PREVENTION

 

Food safety is a shared responsibility.  Everyone from farm to fork to physician plays an important role in preventing foodborne illness.

 

Government can:

Implement policies and regulations

•  Ensure that food production and service facilities adopt proven preventive measures and enforce food safety laws and regulations, including requirements for eggs, meat, poultry, and processed and imported foods.

•  Increase and improve inspections in the US and abroad.

• Develop and implement safety standards for food.

• Develop new and improve existing prevention strategies based on what is learned from outbreaks, inspections, and monitoring systems.

Track and investigate illness

•  Track trends, report progress, and make sure policies aimed at reducing infections work.

•  Fund state and community efforts to identify and report sicknesses and catch outbreaks faster.

•  Investigate outbreaks thoroughly to identify sources and improve control strategies.

•  Develop new tools to find sources of contamination and characterize germs faster.

 

Farmers, grocery stores, and places that make, sell, or serve food can:

•  Use good management practices to reduce contamination when raising livestock or food animals.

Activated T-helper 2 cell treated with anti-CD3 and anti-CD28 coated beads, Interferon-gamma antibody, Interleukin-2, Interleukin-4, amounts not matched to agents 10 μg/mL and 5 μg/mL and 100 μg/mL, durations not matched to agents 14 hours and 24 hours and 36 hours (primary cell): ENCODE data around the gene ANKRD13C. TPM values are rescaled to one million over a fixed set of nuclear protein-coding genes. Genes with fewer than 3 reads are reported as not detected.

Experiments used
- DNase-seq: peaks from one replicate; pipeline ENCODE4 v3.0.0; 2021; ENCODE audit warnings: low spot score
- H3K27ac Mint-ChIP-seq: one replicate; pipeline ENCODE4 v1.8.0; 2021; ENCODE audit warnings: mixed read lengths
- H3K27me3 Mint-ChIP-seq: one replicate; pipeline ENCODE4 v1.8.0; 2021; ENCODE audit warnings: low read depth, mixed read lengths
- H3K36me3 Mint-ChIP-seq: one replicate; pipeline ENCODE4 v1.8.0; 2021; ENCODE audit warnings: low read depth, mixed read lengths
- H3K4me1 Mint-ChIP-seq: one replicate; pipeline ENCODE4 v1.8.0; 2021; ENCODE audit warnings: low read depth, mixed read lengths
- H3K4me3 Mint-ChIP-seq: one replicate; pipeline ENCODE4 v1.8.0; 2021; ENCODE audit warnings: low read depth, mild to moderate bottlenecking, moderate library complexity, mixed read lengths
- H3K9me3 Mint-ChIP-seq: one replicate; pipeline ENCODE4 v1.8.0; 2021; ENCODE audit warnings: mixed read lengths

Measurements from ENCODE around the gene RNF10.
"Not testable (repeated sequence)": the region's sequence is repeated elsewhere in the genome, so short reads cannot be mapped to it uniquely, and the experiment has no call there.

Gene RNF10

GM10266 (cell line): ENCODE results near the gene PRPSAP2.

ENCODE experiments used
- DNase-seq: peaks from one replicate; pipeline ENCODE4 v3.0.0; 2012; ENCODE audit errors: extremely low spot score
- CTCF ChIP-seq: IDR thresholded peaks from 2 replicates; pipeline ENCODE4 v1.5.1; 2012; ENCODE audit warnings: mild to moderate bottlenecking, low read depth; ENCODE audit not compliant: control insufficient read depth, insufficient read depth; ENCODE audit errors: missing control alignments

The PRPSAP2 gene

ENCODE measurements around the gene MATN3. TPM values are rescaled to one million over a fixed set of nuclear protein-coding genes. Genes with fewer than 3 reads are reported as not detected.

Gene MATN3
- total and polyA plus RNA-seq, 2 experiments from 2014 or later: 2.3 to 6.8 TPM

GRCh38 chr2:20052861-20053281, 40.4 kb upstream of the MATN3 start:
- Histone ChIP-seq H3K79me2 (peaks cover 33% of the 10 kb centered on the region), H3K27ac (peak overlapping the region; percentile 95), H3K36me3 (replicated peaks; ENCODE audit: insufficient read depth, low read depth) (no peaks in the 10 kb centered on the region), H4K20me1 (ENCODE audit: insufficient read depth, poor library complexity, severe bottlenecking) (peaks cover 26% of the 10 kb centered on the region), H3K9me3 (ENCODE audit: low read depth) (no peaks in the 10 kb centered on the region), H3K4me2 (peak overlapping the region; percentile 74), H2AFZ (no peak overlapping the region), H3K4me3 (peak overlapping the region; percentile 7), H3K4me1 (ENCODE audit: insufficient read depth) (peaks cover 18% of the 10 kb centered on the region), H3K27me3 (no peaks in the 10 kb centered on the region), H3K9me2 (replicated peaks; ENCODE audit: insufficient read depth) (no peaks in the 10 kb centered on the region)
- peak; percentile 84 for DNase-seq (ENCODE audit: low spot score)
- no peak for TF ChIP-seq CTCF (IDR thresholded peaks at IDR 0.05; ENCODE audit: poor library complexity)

•  Adopt proven preventive measures for food safety plans in all food production and service facilities.

•  Follow the US Food and Drug Administration Model Food Code in restaurants and other places that serve food.

•  Keep good records of where foods and food ingredients come from.

•  Train and certify managers in food safety in all restaurants.

 

Health care providers can:

•  Diagnose and treat infections by using best practices and report them rapidly.

•  Talk to high-risk patients about food safety.

•  Report suspected outbreaks to your local health department.

 

Everyone can:

•  Use safe food and water.  Be aware of recalls and know the risks.

•  Clean. Wash hands, cutting boards, utensils, and countertops.

•  Separate. Keep raw meat, poultry, and seafood separate from ready-to-eat foods.

•  Cook. Use a digital food thermometer to ensure that foods are cooked to a safe internal temperature: 145°F for whole meats (allowing the meat to rest for 3 minutes before carving or consuming), 160°F for ground meats, and 165°F for all poultry.

•  Chill. Keep your refrigerator below 40°F and refrigerate food that will spoil.

•  Report suspected illness from food to your local health department.

•  Don't prepare food for others if you have diarrhea or vomiting.

•  Be especially careful preparing food for children, pregnant women, those in poor health, and older adults.

 

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THE CENTER FOR FOODBORNE ILLNESS RESEARCH & PREVENTION  |  cfi@foodborneillness.org